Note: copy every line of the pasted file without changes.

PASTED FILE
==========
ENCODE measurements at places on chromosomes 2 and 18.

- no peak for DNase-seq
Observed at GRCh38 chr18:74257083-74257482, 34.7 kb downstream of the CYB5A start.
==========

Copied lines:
ENCODE measurements at places on chromosomes 2 and 18.

- no peak for DNase-seq
Observed at GRCh38 chr18:74257083-74257482, 34.7 kb downstream of the CYB5A start.